HADEN Tye has a secret. He may assist in the Home Park Media Department, but he is actually a West Brom fan. So how did he feel when his adopted Argyle met his beloved Baggies...
In truth, we’re all probably hypocrites.
I remember in the build-up to Argyle’s trip to Wembley for last season’s play-off final, I collated a variety of letters that had been sent in from various members of the Green Army into five articles for the website. The letters were from Argyle fans that had put in stupendous amounts of effort to watch their team at Wembley.
Reading their stories I was questioning: who on earth are these people? It was not until Argyle’s friendly on Saturday against my beloved West Brom that I realised: I am one of these people. I even joked on Twitter about making a half and half scarf – scary stuff.
I had booked to fly out to Nice, France on Monday August 1, just two days after Argyle’s final pre-season friendly in which they played West Brom. It was no coincidence that I managed to stay for the game.
The trip is to meet my girlfriend’s family in France – coincidentally all of whom are Argyle fans. They have been there for just over a week now, but I decided to stay because of the game. I could not miss the club I watched throughout my teenage years play at Home Park, could I?
My support of West Brom is synonymous with my decision to study sports journalism, and probably the reason I am working for Argyle media team. Growing up, I was fascinated with football. My dad always used to say to me: “Are you going to get another hobby?” I never really did.
When I was 13, oblivious to any other existence of life except for a spherical shaped object being kicked around a football field, my obsession transferred from the field, to paper as I was diagnosed with Osgood-Schlatter’s. He sounds like a talented new Austrian signing, but unfortunately, Schlatter’s is an overuse injury from too much kicking, that meant I had to give up football for a year. I bawled my eyes out in the doctor’s surgery; however I can see now it was a blessing in disguise, although it seemed anything but at the time.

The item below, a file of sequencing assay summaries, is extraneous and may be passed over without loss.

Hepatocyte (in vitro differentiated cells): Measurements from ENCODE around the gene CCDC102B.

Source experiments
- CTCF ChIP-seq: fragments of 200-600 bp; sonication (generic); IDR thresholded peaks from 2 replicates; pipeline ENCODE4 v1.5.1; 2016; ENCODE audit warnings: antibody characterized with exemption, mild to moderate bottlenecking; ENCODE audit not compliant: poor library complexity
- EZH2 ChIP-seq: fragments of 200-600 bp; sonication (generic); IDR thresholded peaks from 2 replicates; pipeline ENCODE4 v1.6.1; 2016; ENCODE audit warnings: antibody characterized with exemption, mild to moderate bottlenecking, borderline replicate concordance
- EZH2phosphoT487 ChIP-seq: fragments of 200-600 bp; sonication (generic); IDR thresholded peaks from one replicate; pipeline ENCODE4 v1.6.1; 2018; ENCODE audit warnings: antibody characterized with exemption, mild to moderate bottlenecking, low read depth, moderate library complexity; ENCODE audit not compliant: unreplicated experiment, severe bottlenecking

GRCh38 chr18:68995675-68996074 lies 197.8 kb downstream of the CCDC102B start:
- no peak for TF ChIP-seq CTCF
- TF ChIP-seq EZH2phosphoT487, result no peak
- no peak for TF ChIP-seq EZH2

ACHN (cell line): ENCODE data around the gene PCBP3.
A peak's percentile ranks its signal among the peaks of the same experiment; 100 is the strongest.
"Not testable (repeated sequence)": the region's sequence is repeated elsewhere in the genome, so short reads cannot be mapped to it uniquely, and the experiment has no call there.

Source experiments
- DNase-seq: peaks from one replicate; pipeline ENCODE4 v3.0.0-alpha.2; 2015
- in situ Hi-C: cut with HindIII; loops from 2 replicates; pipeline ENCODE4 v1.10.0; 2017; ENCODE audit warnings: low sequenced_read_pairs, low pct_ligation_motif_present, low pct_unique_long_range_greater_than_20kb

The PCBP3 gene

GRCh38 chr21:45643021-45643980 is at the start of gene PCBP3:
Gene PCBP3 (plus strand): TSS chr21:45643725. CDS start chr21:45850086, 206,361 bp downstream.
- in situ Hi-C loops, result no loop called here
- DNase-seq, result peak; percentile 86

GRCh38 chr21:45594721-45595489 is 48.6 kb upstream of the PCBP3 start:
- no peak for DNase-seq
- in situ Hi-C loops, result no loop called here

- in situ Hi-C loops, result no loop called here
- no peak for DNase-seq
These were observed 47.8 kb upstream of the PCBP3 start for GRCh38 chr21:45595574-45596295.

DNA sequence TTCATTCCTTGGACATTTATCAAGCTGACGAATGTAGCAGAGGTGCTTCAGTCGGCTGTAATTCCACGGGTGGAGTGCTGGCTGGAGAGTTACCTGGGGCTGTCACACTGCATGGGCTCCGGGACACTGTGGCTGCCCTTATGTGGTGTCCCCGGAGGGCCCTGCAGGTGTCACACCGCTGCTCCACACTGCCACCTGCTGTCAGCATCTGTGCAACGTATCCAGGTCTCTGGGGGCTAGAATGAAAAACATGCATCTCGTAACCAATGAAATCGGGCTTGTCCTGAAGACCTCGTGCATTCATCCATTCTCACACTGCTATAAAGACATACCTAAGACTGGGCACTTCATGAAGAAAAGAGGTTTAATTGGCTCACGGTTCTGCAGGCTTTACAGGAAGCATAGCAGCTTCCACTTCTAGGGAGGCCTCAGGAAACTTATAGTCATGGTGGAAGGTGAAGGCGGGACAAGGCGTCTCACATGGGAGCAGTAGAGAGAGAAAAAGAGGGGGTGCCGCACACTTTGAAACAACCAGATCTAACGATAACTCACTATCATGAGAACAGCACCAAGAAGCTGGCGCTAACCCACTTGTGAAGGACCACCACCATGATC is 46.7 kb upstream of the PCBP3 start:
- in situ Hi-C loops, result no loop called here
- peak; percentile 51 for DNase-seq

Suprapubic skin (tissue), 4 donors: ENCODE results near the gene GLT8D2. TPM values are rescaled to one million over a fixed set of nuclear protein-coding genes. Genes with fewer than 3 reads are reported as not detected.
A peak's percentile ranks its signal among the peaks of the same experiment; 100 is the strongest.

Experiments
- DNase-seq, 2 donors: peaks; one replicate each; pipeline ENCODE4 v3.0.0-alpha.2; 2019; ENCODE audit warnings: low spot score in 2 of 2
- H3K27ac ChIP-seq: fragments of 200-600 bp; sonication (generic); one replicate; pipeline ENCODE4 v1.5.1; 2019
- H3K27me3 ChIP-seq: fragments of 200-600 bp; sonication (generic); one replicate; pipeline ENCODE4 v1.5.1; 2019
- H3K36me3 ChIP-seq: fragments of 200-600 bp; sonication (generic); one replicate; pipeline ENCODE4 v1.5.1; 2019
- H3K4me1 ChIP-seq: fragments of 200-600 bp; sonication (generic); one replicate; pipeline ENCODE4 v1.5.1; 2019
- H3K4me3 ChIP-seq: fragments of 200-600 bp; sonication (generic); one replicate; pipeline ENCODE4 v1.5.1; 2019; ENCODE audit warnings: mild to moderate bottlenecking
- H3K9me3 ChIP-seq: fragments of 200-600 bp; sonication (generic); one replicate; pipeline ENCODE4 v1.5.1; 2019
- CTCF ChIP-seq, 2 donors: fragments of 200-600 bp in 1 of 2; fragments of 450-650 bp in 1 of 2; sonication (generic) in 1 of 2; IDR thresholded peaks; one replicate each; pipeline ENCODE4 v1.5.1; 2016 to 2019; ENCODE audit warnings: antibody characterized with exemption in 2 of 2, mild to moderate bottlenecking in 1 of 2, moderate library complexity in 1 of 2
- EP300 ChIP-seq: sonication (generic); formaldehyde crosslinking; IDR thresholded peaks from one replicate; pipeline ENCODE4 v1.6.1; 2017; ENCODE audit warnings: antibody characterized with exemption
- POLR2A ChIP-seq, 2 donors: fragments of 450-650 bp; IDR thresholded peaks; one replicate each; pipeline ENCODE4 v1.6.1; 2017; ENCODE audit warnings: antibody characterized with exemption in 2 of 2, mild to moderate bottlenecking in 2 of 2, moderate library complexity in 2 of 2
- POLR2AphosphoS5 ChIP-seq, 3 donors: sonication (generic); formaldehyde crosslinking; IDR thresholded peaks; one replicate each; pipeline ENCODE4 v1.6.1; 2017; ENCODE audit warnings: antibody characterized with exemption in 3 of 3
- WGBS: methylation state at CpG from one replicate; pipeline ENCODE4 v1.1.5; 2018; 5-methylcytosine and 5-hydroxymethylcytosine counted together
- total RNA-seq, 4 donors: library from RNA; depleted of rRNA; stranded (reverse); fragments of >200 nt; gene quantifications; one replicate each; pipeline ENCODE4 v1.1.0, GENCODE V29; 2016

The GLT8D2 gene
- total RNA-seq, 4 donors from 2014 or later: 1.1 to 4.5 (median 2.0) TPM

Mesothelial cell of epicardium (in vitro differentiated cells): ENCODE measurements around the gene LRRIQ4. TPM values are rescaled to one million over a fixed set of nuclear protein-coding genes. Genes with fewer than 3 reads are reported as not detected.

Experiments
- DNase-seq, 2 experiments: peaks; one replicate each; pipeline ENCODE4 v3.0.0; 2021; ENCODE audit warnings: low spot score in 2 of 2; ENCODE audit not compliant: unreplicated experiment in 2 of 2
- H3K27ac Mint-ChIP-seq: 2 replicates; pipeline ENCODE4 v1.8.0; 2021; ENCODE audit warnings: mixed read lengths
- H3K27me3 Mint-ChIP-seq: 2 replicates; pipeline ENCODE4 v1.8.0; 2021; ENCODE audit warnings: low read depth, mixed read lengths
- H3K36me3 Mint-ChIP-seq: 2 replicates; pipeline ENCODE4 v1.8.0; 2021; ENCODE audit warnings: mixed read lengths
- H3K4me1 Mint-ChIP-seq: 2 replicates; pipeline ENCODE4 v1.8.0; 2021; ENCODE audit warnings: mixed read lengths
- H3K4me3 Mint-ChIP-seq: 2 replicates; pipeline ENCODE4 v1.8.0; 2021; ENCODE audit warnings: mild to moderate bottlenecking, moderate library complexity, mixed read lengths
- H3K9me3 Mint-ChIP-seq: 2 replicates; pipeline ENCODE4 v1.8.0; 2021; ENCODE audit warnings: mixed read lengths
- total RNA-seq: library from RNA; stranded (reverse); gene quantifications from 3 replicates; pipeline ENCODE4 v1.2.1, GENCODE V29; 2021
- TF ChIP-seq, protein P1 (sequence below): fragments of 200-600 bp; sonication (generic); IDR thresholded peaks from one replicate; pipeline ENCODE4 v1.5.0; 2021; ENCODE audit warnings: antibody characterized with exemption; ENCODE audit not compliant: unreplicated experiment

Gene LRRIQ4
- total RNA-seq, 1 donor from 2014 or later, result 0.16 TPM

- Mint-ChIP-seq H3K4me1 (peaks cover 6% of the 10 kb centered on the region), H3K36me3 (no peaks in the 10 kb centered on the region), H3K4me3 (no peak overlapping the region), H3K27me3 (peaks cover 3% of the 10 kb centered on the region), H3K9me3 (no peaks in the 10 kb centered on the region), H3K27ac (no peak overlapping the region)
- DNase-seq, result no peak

It was at this point I started making programmes for my Sunday League team, and got a West Brom season ticket. My best friend Brad used to go every week and had taken me to several games in the two years before I committed to a season ticket, but it was then that I really started to support the Baggies.
We got relegated that season. We finished bottom of the Premier League, with 32 points, and our top scorer Roman Bednar had scored a measly six goals. It did not put me off though.
I held my season ticket for the next five seasons and attended several away games a season, until I left for Plymouth to study Sports Journalism at the University of St.Mark and St.John. I did my work experience with the Argyle media team; that was about a year and half ago, and I am still working voluntarily for the club now.
In terms of ‘work experience’, I have learned more than I had ever anticipated I would in my time at the club. It is such a unique role being part of the media team at Argyle, and something I am really proud to be part of.
Chris, a uni colleague and another voluntary member of the media team, asked me before Saturday's game if a part of me wanted Argyle to win. In my time at the club I have become pretty converted. Fortunately, the score of the game was secondary to anything else for me. If Argyle had won, I’d have been happy for them, and vice-versa. I was winning either way; how often do the club you work for play the club you support, after all?
Saturday afternoon was surreal. Not many people will have said that after seeing a 0-0 draw, will they?. I, though, was in dream land. As I walked across the car park at Home Park I saw the first Albion shirt I have ever seen this side of Bristol - other than one I have been wearing. In the sunny afternoon glaze I thought it was a mirage.
I got to the office and Rick, head of Argyle media, could see my glow. He asked if I wanted to do the match report, as it was the Albion after all. I have done several Argyle match reports before, but this was a bit special.
Moments later when Rick left the office to get the team-sheets, I was just thinking to myself: “wow!” I never anticipated when I started supporting West Brom that I would get the opportunity to write an official match report on one of their games, let alone at the age of 21.
It is quite easy to go through life achieving a lot and not taking a step back to give yourself a pat on the back for the hard work you have put in. Saturday afternoon definitely gave me the chance to do that. Even if it was a pre-season friendly, even if it was 0-0, it didn't matter to me.
After the game we did interviews by the pitchside. When I arrived and there was a host of Albion players there. Working at Argyle has got me used to being around players, and realising that they are in fact only human. Part of me still wanted to kiss Claudio Yacob on the head when he walked past me though, but I thought better of it.
As if the day hadn’t been brilliant enough, Rick managed to get me a West Brom shirt signed by all the players, with the help of former Pilgrim David Kemp. It was such a lovely gesture, and I could not be more thankful. It was a truly special day for me.
I am pretty sure there is some irony throughout my life; firstly when the doctor told me I couldn’t play football and it kick-started my career, and secondly, when a 0-0 draw became a day of my life that I will never forget.